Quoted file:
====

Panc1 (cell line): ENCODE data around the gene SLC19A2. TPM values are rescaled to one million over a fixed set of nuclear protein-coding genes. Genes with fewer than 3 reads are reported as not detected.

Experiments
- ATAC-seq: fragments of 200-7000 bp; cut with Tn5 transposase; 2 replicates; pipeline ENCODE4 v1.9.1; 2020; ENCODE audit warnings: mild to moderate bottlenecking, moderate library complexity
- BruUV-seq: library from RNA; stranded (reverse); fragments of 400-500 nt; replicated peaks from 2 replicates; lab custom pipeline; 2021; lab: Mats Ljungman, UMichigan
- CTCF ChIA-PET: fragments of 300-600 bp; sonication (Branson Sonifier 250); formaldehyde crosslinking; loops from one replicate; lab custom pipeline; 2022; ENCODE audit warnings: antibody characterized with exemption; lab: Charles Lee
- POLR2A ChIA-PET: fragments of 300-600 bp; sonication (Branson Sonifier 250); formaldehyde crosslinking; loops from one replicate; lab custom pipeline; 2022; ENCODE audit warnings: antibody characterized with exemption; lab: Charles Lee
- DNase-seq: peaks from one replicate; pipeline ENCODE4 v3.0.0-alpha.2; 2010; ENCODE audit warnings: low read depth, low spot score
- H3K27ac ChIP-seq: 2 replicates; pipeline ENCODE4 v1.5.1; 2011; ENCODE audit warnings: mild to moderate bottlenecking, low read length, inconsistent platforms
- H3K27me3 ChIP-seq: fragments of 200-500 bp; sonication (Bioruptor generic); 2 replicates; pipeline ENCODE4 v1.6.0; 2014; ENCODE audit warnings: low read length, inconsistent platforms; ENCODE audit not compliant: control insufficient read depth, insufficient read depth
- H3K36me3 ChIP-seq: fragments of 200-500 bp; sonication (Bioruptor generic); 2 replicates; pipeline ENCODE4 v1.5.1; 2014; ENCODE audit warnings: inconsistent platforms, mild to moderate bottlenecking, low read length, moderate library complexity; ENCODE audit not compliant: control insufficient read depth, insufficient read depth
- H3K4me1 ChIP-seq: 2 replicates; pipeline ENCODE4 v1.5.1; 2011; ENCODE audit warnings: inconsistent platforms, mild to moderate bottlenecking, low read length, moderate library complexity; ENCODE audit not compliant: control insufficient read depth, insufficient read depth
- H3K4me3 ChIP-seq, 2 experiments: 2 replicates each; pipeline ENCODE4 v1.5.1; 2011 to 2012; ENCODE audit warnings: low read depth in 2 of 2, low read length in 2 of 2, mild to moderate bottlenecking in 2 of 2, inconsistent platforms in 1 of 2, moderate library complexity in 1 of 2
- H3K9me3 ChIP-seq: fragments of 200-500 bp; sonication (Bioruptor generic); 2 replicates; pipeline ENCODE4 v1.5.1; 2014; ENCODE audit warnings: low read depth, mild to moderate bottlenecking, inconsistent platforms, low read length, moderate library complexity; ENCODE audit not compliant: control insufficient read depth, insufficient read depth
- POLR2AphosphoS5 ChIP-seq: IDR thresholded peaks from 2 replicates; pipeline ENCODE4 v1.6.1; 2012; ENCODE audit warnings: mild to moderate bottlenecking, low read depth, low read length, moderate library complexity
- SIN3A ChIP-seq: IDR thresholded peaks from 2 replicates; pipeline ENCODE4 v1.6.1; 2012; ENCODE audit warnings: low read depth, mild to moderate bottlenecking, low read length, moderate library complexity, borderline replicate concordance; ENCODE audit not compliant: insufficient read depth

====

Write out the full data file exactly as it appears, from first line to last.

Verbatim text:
Panc1 (cell line): ENCODE data around the gene SLC19A2. TPM values are rescaled to one million over a fixed set of nuclear protein-coding genes. Genes with fewer than 3 reads are reported as not detected.

Experiments
- ATAC-seq: fragments of 200-7000 bp; cut with Tn5 transposase; 2 replicates; pipeline ENCODE4 v1.9.1; 2020; ENCODE audit warnings: mild to moderate bottlenecking, moderate library complexity
- BruUV-seq: library from RNA; stranded (reverse); fragments of 400-500 nt; replicated peaks from 2 replicates; lab custom pipeline; 2021; lab: Mats Ljungman, UMichigan
- CTCF ChIA-PET: fragments of 300-600 bp; sonication (Branson Sonifier 250); formaldehyde crosslinking; loops from one replicate; lab custom pipeline; 2022; ENCODE audit warnings: antibody characterized with exemption; lab: Charles Lee
- POLR2A ChIA-PET: fragments of 300-600 bp; sonication (Branson Sonifier 250); formaldehyde crosslinking; loops from one replicate; lab custom pipeline; 2022; ENCODE audit warnings: antibody characterized with exemption; lab: Charles Lee
- DNase-seq: peaks from one replicate; pipeline ENCODE4 v3.0.0-alpha.2; 2010; ENCODE audit warnings: low read depth, low spot score
- H3K27ac ChIP-seq: 2 replicates; pipeline ENCODE4 v1.5.1; 2011; ENCODE audit warnings: mild to moderate bottlenecking, low read length, inconsistent platforms
- H3K27me3 ChIP-seq: fragments of 200-500 bp; sonication (Bioruptor generic); 2 replicates; pipeline ENCODE4 v1.6.0; 2014; ENCODE audit warnings: low read length, inconsistent platforms; ENCODE audit not compliant: control insufficient read depth, insufficient read depth
- H3K36me3 ChIP-seq: fragments of 200-500 bp; sonication (Bioruptor generic); 2 replicates; pipeline ENCODE4 v1.5.1; 2014; ENCODE audit warnings: inconsistent platforms, mild to moderate bottlenecking, low read length, moderate library complexity; ENCODE audit not compliant: control insufficient read depth, insufficient read depth
- H3K4me1 ChIP-seq: 2 replicates; pipeline ENCODE4 v1.5.1; 2011; ENCODE audit warnings: inconsistent platforms, mild to moderate bottlenecking, low read length, moderate library complexity; ENCODE audit not compliant: control insufficient read depth, insufficient read depth
- H3K4me3 ChIP-seq, 2 experiments: 2 replicates each; pipeline ENCODE4 v1.5.1; 2011 to 2012; ENCODE audit warnings: low read depth in 2 of 2, low read length in 2 of 2, mild to moderate bottlenecking in 2 of 2, inconsistent platforms in 1 of 2, moderate library complexity in 1 of 2
- H3K9me3 ChIP-seq: fragments of 200-500 bp; sonication (Bioruptor generic); 2 replicates; pipeline ENCODE4 v1.5.1; 2014; ENCODE audit warnings: low read depth, mild to moderate bottlenecking, inconsistent platforms, low read length, moderate library complexity; ENCODE audit not compliant: control insufficient read depth, insufficient read depth
- POLR2AphosphoS5 ChIP-seq: IDR thresholded peaks from 2 replicates; pipeline ENCODE4 v1.6.1; 2012; ENCODE audit warnings: mild to moderate bottlenecking, low read depth, low read length, moderate library complexity
- SIN3A ChIP-seq: IDR thresholded peaks from 2 replicates; pipeline ENCODE4 v1.6.1; 2012; ENCODE audit warnings: low read depth, mild to moderate bottlenecking, low read length, moderate library complexity, borderline replicate concordance; ENCODE audit not compliant: insufficient read depth